6 Cool Uses of Computer Vision In Video

Computer vision has evolved at a rapid pace in the past five years, making a lot of basic image recognition tasks more accurate and prevalent than ever, so much so that it’s being offered as an off-the-shelf commodity by tech giants such as Amazon, Google, IBM and Microsoft. Getting machines to identify what’s going on in videos, however, is infinitely more challenging, since you’re not only dealing with just objects, faces and landscapes in a single image, but chronology and time as well—actions, narrative, point of view. The good news is that the same developments that have supercharged the current image recognition boom—namely, better and more training data and faster and cheaper computing power—are also helping advance the application of computer vision to video. It’s early days still—most of the current state-of-the art remains image recognition as applied to individual frames in videos—but there’s no doubt that this an exciting next frontier application of computer vision, and the number of startups and established players innovating in the space is growing. Here are six captivating examples:

Customer and visitor analytics from existing camera footage

There are more than 245 million video surveillance cameras around the world capturing everything from traffic on to roads to shoppers in malls, but a mere one percent is actually being looked at and analyzed. This according to Aura Vision Labs, which recently debuted a computer vision technology that is capable of looking at CCTV or other public camera footage and recognizing gender, age and clothing styles of people, even in crowds. That might sound creepy, but the kicker is that it’s completely anonymous–no facial recognition here–making it compliant with new privacy rules such as GDPR, among others. Aura plans to apply the technology to retail situations, where computer vision can be more accurate than current methods such as beacons (which require participating cell phones) and loyalty cards (which require sign-up and actual usage at the cash register). Computer vision can give a much more accurate analysis of customer behavior.

Real-time metrics for real-world ads

Print ads and those found on billboards, cars, walls or other real-world public spaces have been effective ever since advertising’s earliest days, but they’ve struggled to produce deep performance metrics, not to mention efficient real-time ways of purchasing, when pitted against their digital counterparts. Launching in June, Blimp combines existing and publicly available data from CCTV, satellite and traffic sensors (electromagnetic coils and webcams) with data from proprietary devices such as the pocket-sized Blimp radar (which tracks mobile phone WiFi signals) and the Blimp headcounter (a computer vision-enabled video camera attached to, say, a billboard, to literally count heads and how long they are looking at real-world ads up to 165 feet away). Blimp also serves as a marketplace for ads on these spaces, enabling literally anyone to turn their car, house, wall, or even t-shirt into a buyable and trackable real-world ad. Thanks to computer vision’s monitoring of video, among other sensor and analytical systems, offline ads are suddenly on again.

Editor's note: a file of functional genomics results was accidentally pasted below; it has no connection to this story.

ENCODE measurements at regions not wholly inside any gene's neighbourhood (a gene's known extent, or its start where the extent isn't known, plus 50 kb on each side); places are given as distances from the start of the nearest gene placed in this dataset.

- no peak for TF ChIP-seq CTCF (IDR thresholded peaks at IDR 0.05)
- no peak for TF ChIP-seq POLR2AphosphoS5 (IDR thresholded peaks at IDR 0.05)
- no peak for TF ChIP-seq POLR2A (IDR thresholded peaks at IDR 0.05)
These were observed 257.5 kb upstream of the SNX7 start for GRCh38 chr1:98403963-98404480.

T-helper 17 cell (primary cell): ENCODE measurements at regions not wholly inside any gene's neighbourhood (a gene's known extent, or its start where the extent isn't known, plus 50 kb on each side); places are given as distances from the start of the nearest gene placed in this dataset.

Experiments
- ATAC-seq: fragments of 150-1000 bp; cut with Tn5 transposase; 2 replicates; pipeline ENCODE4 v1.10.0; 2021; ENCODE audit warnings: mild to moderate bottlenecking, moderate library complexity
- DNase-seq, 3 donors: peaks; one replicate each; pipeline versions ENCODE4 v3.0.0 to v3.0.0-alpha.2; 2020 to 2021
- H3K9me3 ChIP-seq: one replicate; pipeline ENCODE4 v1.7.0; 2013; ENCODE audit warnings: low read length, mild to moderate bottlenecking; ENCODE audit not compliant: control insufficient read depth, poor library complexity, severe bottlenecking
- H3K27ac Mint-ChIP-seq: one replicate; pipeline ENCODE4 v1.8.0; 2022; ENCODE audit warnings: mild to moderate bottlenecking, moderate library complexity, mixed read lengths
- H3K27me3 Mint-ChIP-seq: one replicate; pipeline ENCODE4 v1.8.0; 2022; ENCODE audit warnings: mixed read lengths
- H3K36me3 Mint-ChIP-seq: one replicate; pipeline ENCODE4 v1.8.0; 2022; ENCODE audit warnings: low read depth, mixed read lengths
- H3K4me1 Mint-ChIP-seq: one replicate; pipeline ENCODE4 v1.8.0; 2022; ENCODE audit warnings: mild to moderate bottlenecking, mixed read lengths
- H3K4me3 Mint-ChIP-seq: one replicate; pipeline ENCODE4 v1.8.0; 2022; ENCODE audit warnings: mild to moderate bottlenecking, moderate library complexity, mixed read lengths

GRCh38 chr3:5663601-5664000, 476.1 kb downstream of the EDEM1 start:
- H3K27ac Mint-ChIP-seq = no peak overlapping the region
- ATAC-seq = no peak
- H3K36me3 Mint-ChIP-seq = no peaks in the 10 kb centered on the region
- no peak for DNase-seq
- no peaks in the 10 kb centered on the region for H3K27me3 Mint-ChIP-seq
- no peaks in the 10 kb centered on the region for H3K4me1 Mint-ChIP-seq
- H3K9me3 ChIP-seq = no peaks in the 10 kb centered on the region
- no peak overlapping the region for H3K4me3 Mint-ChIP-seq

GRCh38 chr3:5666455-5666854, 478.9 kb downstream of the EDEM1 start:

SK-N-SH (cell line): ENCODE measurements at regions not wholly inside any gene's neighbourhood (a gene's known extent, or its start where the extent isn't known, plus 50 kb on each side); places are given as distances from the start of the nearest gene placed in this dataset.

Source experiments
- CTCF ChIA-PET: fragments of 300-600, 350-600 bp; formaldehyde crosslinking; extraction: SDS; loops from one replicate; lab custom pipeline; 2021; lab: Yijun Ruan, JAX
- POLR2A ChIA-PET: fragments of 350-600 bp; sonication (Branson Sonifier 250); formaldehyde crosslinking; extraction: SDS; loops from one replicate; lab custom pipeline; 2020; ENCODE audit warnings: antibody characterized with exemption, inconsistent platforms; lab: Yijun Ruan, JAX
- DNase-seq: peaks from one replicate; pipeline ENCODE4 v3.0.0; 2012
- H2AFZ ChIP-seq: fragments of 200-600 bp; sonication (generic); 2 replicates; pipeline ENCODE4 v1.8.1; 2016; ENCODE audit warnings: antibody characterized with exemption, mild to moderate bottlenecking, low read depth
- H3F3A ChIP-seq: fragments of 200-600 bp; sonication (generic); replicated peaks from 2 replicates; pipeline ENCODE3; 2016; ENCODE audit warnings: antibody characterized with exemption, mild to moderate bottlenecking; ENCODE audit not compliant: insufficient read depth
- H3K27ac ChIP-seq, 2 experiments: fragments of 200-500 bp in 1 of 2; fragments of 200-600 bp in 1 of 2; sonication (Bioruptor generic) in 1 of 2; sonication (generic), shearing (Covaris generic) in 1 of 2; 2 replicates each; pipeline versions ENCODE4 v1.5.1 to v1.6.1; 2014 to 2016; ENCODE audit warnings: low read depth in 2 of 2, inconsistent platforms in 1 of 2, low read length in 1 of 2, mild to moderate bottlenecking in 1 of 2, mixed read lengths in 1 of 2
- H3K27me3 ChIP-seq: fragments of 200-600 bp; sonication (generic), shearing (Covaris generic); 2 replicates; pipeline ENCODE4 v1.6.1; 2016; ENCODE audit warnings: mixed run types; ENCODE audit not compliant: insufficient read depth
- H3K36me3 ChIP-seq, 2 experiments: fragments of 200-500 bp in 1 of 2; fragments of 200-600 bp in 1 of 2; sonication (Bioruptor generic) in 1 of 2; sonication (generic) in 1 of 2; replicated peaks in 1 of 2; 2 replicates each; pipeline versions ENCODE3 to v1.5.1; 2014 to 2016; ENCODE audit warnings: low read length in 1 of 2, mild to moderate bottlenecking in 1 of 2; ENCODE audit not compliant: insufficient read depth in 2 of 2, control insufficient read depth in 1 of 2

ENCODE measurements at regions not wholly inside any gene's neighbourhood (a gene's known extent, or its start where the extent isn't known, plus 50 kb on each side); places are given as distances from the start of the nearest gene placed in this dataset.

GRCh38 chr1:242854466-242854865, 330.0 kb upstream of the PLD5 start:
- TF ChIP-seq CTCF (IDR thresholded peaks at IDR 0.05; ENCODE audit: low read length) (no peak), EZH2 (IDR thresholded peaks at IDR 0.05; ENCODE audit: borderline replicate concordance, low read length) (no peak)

Real-time logging, editing and analysis of TV and sports video footage

You’ve probably seen the great job that apps such as Google Photos, Apple Photo’s Memories and Magisto do with automatically sorting through your smartphone pictures and video, capturing the best moments and automatically editing them into short movies for you. That same kind of computer vision process, albeit trained to look for very different things, is being applied to millions of hours of video created at sports events and on shows such as Big Brother, which has cameras on its captive contestants 24/7.

Previously, human loggers would have to do their best to find winning plays or moments of reality show gold in all these hours of video. Now, computer vision is tackling the job. At the most recent U.S. Open, IBM Watson applied computer vision to more than 320 hours of tennis match footage in order to find clips of winning plays and compelling moments, using models that looked for such characteristics as fist pumps by players and cheering crowds in the video. Clips were then automatically edited into highlight reels by Watson—again using computer vision--in less than five minutes, on average, and immediately made available to broadcasters, who were able to share the videos with viewers up to 10 hours faster than before. AI and computer vision is also coming into play at the upcoming Ferrari Challenge North America Series, where drone footage of the races will use object recognition on live video to detect racecar positioning, then use that to provide insight to drivers in real time as they do the race, not to mention stats and distinct viewpoints (including automatically edited highlights) for viewers.

Endemol Productions, which produces Big Brother in dozens of markets across the globe, is leading the way for AI and computer vision techniques in reality TV programming. The company gathers hours and hours of footage from an array of 4K HD cameras on the show’s set. Its Microsoft Cognitive Services-powered technology then applies computer vision, facial recognition, and natural-language processing (NLP) to the footage, cross-references that with data from biometric sensors (to flag the heartbeats of contestants engaged in “drama”), and logs anything that might be of interest in order to create highlight reels that show producers can use for the main storyline or to distribute to social media.